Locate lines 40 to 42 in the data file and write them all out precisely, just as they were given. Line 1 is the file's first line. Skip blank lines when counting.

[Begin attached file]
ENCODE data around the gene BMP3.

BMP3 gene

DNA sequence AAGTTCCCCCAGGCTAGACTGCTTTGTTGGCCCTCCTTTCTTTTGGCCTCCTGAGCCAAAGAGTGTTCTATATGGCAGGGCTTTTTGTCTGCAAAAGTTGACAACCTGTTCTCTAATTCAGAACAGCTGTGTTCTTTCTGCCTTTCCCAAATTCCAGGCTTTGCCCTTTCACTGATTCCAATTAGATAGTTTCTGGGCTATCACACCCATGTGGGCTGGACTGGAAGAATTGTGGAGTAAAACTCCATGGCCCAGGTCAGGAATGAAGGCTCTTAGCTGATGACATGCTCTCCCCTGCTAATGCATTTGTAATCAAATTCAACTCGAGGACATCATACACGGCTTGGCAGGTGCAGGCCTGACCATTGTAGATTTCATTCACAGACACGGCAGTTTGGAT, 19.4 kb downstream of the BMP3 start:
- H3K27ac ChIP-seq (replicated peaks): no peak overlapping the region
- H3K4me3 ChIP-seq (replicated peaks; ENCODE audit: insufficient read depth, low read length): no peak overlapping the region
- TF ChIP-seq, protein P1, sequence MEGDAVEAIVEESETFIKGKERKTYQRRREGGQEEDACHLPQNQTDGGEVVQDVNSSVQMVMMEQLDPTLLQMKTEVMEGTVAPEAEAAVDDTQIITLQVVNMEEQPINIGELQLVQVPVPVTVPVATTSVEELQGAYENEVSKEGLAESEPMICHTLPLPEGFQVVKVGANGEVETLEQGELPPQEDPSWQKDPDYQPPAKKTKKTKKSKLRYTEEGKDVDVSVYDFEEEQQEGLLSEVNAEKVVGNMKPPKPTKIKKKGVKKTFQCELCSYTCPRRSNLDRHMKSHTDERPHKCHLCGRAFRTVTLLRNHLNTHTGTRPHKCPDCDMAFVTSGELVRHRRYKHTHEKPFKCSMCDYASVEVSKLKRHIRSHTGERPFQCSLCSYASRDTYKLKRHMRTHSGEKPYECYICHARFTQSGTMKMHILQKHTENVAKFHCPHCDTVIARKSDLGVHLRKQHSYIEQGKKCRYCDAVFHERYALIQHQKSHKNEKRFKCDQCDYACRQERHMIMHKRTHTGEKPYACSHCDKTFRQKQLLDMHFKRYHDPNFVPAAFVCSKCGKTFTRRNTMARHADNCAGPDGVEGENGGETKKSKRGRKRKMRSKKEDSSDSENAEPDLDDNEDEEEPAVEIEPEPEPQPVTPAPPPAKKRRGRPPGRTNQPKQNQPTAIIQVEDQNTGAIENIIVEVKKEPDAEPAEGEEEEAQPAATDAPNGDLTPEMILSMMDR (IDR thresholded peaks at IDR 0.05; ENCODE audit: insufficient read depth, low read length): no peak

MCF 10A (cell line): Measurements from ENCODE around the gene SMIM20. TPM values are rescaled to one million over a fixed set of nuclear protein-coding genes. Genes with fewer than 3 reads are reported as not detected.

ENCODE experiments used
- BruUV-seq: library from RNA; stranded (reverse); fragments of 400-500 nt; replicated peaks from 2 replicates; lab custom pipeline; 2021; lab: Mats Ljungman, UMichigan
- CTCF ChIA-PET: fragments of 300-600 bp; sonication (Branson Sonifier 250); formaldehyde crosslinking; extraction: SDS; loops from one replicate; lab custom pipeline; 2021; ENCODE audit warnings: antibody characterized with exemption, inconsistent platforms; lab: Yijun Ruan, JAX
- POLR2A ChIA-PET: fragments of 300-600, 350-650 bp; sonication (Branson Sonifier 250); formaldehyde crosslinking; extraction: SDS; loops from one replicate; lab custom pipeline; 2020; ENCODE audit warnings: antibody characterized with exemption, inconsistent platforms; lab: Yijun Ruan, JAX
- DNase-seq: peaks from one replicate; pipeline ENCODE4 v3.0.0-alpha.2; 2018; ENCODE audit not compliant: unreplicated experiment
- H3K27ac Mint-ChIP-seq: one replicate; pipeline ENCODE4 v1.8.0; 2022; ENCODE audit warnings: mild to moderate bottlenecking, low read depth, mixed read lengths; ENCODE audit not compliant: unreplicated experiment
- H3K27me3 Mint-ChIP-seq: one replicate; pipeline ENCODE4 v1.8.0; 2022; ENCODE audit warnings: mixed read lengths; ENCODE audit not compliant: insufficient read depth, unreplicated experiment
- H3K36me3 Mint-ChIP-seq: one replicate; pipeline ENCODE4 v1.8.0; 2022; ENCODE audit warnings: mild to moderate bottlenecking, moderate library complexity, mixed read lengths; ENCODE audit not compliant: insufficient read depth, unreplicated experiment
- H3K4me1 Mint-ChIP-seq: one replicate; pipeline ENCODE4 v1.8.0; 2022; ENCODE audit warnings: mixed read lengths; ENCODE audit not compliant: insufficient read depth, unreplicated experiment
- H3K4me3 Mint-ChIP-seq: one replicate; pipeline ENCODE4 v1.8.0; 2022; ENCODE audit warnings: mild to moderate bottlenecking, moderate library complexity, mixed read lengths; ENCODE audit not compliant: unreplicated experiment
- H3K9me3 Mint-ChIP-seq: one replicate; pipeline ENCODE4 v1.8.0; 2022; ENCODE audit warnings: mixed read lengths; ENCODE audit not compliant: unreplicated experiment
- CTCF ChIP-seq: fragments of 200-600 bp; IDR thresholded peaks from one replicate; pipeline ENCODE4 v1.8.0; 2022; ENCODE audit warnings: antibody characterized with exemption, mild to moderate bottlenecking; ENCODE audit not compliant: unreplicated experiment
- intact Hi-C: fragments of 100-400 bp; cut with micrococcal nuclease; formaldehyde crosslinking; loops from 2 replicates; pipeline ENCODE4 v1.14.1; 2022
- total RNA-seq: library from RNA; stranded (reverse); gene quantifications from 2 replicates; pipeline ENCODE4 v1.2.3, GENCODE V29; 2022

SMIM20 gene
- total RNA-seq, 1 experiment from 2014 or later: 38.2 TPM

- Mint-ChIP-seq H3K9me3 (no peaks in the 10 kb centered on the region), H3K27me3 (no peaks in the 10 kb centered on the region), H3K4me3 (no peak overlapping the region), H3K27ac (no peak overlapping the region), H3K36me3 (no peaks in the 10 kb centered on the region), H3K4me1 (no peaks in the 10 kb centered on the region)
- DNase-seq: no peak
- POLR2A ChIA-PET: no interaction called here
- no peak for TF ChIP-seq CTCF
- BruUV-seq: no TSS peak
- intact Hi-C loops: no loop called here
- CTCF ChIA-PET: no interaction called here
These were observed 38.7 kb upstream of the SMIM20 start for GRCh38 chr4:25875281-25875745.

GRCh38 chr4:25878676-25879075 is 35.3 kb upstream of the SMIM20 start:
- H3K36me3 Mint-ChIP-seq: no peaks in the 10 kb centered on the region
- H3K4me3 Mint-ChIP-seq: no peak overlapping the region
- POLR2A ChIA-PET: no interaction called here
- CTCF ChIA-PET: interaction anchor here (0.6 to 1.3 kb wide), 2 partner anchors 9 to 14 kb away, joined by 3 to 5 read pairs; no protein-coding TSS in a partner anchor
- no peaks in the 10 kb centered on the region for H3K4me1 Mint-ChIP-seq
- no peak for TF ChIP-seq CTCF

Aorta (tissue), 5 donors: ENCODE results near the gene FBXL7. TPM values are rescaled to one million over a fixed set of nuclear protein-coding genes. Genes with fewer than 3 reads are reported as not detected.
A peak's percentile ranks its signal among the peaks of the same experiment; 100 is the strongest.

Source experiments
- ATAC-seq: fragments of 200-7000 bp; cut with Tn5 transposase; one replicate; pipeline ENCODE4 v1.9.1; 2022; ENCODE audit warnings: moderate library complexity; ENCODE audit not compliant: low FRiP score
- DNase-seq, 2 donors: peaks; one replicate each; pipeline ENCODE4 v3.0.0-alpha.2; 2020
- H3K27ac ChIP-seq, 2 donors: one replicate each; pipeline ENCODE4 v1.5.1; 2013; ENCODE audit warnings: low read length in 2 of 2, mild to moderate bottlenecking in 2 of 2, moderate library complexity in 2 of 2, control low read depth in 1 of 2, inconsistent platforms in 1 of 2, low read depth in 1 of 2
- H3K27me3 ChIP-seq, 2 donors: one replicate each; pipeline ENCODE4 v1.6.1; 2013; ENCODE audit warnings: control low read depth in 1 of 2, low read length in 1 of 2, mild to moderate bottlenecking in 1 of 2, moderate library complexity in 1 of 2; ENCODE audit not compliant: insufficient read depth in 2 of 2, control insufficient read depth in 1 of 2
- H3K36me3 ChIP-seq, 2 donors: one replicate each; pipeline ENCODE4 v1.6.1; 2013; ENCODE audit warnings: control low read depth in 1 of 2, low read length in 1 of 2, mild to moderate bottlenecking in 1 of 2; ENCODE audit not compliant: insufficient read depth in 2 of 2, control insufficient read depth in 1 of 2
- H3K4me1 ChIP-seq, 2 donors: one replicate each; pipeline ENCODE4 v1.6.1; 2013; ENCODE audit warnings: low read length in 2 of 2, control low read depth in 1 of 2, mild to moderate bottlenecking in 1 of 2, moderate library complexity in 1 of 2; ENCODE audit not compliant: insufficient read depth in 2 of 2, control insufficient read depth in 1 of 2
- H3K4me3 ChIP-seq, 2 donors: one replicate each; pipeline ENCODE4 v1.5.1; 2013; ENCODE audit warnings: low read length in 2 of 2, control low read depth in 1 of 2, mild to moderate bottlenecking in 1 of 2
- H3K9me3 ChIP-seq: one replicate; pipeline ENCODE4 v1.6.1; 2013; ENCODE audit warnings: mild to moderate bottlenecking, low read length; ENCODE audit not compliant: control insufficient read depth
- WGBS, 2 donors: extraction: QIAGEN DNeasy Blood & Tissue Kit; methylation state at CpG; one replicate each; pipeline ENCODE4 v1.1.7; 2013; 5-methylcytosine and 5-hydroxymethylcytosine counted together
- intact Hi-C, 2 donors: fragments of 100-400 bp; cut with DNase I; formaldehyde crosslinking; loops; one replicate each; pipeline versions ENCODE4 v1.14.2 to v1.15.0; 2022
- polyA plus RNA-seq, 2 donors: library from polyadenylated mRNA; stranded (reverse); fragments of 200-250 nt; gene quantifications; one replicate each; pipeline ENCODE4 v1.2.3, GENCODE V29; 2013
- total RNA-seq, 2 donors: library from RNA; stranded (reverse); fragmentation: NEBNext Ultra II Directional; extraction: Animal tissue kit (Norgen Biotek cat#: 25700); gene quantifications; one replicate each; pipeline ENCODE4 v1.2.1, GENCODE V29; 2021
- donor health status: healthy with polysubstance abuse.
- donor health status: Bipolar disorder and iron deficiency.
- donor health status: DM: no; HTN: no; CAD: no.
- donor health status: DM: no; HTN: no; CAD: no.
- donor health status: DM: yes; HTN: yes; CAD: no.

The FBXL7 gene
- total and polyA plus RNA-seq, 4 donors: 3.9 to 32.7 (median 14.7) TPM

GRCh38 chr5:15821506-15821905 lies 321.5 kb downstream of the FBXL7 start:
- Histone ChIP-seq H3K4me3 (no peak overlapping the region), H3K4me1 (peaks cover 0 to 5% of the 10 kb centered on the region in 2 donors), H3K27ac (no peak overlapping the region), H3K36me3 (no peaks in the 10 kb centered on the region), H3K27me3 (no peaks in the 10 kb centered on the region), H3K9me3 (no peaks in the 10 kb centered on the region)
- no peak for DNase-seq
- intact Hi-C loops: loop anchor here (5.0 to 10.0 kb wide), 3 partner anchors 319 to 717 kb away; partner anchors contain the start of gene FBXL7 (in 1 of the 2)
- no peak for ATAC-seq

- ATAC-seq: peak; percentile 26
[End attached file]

A peak's percentile ranks its signal among the peaks of the same experiment; 100 is the strongest.

Source experiments
- ATAC-seq: fragments of 200-7000 bp; cut with Tn5 transposase; one replicate; pipeline ENCODE4 v1.9.1; 2022; ENCODE audit warnings: moderate library complexity; ENCODE audit not compliant: low FRiP score